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Google: We Won’t Develop Deadly AI Weapons, But Will Help The Military

Google won't deploy AI to build military weapons: Pichai

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Other technology players, including JBL, Lenovo, LG and Sony have also signed up to make screen-equipped smart speakers. Pixabay
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After facing backlash over its involvement in an Artificial Intelligence (AI)-powered Pentagon project “Maven”, Google CEO Sundar Pichai has enphasised that the company will not work on technologies that cause or are likely to cause overall harm.

About 4,000 Google employees had signed a petition demanding “a clear policy stating that neither Google nor its contractors will ever build warfare technology”.

Following the anger, Google decided not to renew the “Maven” AI project with the US Defence Department after it expires in 2019.

“We will not design or deploy AI in weapons or other technologies whose principal purpose or implementation is to cause or directly facilitate injury to people,” Pichai said in a blog post late Thursday.

“We will not pursue AI in “technologies that gather or use information for surveillance violating internationally accepted norms,” the Indian-born CEO added.

“We want to be clear that while we are not developing AI for use in weapons, we will continue our work with governments and the military in many other areas like cybersecurity, training, military recruitment, veterans’ healthcare, and search and rescue,” Pichai noted.

Google CEO Sundar Pichai
Google CEO Sundar Pichai. (Wikimedia Commons)

Google will incorporate its privacy principles in the development and use of its AI technologies, providing appropriate transparency and control over the use of data, Pichai enphasised.

In a blog post describing seven “AI principles”, he said these are not theoretical concepts but “concrete standards that will actively govern our research and product development and will impact our business decisions”.

“How AI is developed and used will have a significant impact on society for many years to come. As a leader in AI, we feel a deep responsibility to get this right,” Pichai posted.

Google will strive to make high-quality and accurate information readily available using AI, while continuing to respect cultural, social, and legal norms in the countries where it operates.

Also Read: Diversity Issues Take Centre Stage at Google Shareholders’ Meet

“We will seek to avoid unjust impacts on people, particularly those related to sensitive characteristics such as race, ethnicity, gender, nationality, income, sexual orientation, ability, and political or religious belief,” Pichai noted.

Pichai said Google will design AI systems to be appropriately cautious, and seek to develop them in accordance with best practices in AI safety research.

“We will design AI systems that provide appropriate opportunities for feedback, relevant explanations, and appeal. Our AI technologies will be subject to appropriate human direction and control,” he added. (IANS)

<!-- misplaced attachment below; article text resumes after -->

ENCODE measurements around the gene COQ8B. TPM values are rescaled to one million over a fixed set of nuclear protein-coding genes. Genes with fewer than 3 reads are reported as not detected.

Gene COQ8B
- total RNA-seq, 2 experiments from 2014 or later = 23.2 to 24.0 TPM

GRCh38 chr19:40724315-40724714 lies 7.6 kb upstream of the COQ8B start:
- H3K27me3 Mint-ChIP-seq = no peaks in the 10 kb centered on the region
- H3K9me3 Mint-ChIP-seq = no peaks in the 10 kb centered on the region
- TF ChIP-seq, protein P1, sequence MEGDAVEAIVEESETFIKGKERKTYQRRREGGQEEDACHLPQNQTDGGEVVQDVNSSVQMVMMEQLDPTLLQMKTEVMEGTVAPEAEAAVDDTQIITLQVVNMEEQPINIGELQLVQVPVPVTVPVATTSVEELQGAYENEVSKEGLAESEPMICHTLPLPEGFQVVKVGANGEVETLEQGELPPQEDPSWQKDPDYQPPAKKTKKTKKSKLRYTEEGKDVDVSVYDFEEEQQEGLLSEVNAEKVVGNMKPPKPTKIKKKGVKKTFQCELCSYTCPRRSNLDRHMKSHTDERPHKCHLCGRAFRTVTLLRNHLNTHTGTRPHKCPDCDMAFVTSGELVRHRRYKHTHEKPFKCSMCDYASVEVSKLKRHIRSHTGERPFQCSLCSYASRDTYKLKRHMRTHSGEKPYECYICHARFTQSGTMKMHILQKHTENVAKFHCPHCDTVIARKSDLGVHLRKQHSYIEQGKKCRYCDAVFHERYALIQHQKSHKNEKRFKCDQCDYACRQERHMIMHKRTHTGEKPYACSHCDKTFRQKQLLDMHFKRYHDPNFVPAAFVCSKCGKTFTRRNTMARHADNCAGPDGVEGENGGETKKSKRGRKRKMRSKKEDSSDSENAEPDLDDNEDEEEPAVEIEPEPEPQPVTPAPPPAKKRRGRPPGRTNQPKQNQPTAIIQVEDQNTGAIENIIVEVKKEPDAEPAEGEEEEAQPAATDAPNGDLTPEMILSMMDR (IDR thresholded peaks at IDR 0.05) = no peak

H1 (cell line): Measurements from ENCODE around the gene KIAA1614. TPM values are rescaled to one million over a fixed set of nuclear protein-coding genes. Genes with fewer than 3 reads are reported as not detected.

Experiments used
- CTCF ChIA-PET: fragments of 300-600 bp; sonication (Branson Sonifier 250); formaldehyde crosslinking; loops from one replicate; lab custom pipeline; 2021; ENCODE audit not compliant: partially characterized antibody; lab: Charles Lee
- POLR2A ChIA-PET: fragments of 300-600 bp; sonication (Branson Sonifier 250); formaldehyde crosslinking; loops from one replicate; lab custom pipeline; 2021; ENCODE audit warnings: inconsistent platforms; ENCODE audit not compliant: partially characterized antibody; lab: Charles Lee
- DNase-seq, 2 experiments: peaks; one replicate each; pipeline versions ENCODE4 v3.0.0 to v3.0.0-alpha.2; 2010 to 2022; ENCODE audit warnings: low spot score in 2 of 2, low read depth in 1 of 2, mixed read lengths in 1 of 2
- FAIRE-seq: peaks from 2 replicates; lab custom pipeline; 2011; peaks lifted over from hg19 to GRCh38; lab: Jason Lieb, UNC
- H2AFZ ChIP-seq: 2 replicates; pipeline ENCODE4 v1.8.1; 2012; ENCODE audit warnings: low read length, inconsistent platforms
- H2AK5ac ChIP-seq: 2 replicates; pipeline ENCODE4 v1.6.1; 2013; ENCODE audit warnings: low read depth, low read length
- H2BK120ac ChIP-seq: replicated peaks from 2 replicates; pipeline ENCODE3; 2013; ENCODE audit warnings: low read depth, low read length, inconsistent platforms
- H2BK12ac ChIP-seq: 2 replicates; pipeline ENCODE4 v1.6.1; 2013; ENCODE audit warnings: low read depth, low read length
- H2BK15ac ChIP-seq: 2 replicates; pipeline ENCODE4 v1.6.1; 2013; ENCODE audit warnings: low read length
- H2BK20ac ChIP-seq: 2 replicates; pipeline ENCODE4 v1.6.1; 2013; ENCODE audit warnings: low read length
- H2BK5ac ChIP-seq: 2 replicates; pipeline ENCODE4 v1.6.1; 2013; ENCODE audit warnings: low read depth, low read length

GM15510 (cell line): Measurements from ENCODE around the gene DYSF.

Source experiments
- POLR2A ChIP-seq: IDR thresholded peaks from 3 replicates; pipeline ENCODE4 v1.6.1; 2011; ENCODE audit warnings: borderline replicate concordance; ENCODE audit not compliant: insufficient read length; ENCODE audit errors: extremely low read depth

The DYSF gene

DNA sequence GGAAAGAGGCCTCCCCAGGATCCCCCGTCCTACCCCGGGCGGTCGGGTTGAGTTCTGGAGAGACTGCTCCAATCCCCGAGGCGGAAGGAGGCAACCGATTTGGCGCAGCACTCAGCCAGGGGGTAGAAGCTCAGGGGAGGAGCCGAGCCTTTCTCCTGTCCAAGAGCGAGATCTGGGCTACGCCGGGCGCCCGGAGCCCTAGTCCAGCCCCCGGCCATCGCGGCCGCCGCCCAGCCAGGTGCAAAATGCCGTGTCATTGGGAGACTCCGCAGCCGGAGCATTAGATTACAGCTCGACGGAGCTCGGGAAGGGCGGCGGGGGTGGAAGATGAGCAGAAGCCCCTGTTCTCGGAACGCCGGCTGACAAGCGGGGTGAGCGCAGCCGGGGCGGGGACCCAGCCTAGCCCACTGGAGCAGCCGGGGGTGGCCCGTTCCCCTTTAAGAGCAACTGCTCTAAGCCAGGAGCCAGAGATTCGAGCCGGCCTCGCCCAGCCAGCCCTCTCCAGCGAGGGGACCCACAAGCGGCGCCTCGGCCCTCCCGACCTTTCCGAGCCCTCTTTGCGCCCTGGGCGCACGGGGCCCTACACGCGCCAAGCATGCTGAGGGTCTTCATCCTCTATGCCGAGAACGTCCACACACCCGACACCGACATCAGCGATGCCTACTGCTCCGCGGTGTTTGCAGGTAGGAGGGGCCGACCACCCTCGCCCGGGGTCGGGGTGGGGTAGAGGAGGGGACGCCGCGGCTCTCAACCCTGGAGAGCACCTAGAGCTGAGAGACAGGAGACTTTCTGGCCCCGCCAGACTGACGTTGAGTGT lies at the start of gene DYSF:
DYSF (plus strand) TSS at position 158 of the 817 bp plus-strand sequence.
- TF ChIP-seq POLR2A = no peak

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AI Robots to Help the Students of Japan in Enhancing English Speaking Skills

According to data from the most recent EF English Proficiency Index in 2017, Japan is ranked 37th out of a total of 80 countries

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AI robots to boost spoken English skills of Japanese students. Pixabay

The government of Japan is planning to introduce English-speaking Artificial Intelligence (AI) robots in classrooms to help children improve their English speaking skills, considered one of the worst in the world.

The Japanese education ministry would be launching a pilot programme to test the effectiveness of the initiative in April 2019, reports Efe news.

The initiative will be initially rolled out in 500 schools throughout the country with the aim of fully implementing it in two years, public broadcaster NHK reported Saturday.

The programme also includes study apps and online conversation sessions with native English speakers.

robots
An iPal couple social robots help teach children at a kindergarten in Suzhou, Jiangsu province, China, July 4, 2018. Designed to offer education, care and companionship to children and the elderly, the 3.5-feet tall humanoid robots come in two genders and can tell stories, take photos and deliver educational or promotional content. VOA

Japan has proposed improving English skills ahead of the surge in tourists expected during the 2020 Summer Olympics in Tokyo.

According to data from the most recent EF English Proficiency Index in 2017, Japan is ranked 37th out of a total of 80 countries.

Also Read- After Tearful Interview, Musk Plans for Providing Tesla Car to The Masses at $25,000

The latest test and score data of TOEFL, the most popular English language proficiency test, showed that Japanese test-takers have among the worst scores as compared to their Asian counterparts, and are especially poor in speaking, along with Burkina Faso and Congo. (IANS)